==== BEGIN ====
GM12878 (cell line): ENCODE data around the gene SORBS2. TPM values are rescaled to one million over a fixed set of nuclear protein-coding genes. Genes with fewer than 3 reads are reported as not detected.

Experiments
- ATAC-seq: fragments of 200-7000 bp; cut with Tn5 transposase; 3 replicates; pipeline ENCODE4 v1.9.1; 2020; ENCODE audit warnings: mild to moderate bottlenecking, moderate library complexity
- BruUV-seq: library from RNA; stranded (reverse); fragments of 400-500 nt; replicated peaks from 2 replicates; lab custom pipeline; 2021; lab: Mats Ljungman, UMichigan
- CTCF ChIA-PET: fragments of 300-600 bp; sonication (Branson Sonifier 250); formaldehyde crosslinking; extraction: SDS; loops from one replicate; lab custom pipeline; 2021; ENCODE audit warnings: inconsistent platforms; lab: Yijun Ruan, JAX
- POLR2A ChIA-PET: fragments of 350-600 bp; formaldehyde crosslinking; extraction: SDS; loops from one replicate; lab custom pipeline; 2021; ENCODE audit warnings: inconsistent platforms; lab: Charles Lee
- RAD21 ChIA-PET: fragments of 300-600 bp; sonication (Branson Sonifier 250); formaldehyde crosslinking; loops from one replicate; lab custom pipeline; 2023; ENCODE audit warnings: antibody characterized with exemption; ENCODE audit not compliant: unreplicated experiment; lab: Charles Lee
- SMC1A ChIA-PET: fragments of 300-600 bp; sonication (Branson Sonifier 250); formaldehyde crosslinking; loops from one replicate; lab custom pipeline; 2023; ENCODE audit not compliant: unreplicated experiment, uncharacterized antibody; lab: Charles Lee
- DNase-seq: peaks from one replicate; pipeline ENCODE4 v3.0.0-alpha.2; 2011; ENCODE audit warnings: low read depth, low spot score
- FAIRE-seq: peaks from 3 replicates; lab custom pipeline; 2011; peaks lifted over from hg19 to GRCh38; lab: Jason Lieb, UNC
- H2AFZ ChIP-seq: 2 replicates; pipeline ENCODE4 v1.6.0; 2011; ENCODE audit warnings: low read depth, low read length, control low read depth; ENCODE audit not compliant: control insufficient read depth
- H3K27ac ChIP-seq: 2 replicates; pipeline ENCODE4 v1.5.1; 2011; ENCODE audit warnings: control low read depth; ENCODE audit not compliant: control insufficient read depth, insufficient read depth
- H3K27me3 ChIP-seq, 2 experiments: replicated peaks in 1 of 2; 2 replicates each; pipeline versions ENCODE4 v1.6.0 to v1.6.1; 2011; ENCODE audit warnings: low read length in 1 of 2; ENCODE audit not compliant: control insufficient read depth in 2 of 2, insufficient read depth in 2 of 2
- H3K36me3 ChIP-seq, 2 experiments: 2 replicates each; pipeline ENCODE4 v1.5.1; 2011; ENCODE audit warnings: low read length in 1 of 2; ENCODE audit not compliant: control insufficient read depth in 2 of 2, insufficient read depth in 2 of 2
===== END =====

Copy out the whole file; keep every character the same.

GM12878 (cell line): ENCODE data around the gene SORBS2. TPM values are rescaled to one million over a fixed set of nuclear protein-coding genes. Genes with fewer than 3 reads are reported as not detected.

Experiments
- ATAC-seq: fragments of 200-7000 bp; cut with Tn5 transposase; 3 replicates; pipeline ENCODE4 v1.9.1; 2020; ENCODE audit warnings: mild to moderate bottlenecking, moderate library complexity
- BruUV-seq: library from RNA; stranded (reverse); fragments of 400-500 nt; replicated peaks from 2 replicates; lab custom pipeline; 2021; lab: Mats Ljungman, UMichigan
- CTCF ChIA-PET: fragments of 300-600 bp; sonication (Branson Sonifier 250); formaldehyde crosslinking; extraction: SDS; loops from one replicate; lab custom pipeline; 2021; ENCODE audit warnings: inconsistent platforms; lab: Yijun Ruan, JAX
- POLR2A ChIA-PET: fragments of 350-600 bp; formaldehyde crosslinking; extraction: SDS; loops from one replicate; lab custom pipeline; 2021; ENCODE audit warnings: inconsistent platforms; lab: Charles Lee
- RAD21 ChIA-PET: fragments of 300-600 bp; sonication (Branson Sonifier 250); formaldehyde crosslinking; loops from one replicate; lab custom pipeline; 2023; ENCODE audit warnings: antibody characterized with exemption; ENCODE audit not compliant: unreplicated experiment; lab: Charles Lee
- SMC1A ChIA-PET: fragments of 300-600 bp; sonication (Branson Sonifier 250); formaldehyde crosslinking; loops from one replicate; lab custom pipeline; 2023; ENCODE audit not compliant: unreplicated experiment, uncharacterized antibody; lab: Charles Lee
- DNase-seq: peaks from one replicate; pipeline ENCODE4 v3.0.0-alpha.2; 2011; ENCODE audit warnings: low read depth, low spot score
- FAIRE-seq: peaks from 3 replicates; lab custom pipeline; 2011; peaks lifted over from hg19 to GRCh38; lab: Jason Lieb, UNC
- H2AFZ ChIP-seq: 2 replicates; pipeline ENCODE4 v1.6.0; 2011; ENCODE audit warnings: low read depth, low read length, control low read depth; ENCODE audit not compliant: control insufficient read depth
- H3K27ac ChIP-seq: 2 replicates; pipeline ENCODE4 v1.5.1; 2011; ENCODE audit warnings: control low read depth; ENCODE audit not compliant: control insufficient read depth, insufficient read depth
- H3K27me3 ChIP-seq, 2 experiments: replicated peaks in 1 of 2; 2 replicates each; pipeline versions ENCODE4 v1.6.0 to v1.6.1; 2011; ENCODE audit warnings: low read length in 1 of 2; ENCODE audit not compliant: control insufficient read depth in 2 of 2, insufficient read depth in 2 of 2
- H3K36me3 ChIP-seq, 2 experiments: 2 replicates each; pipeline ENCODE4 v1.5.1; 2011; ENCODE audit warnings: low read length in 1 of 2; ENCODE audit not compliant: control insufficient read depth in 2 of 2, insufficient read depth in 2 of 2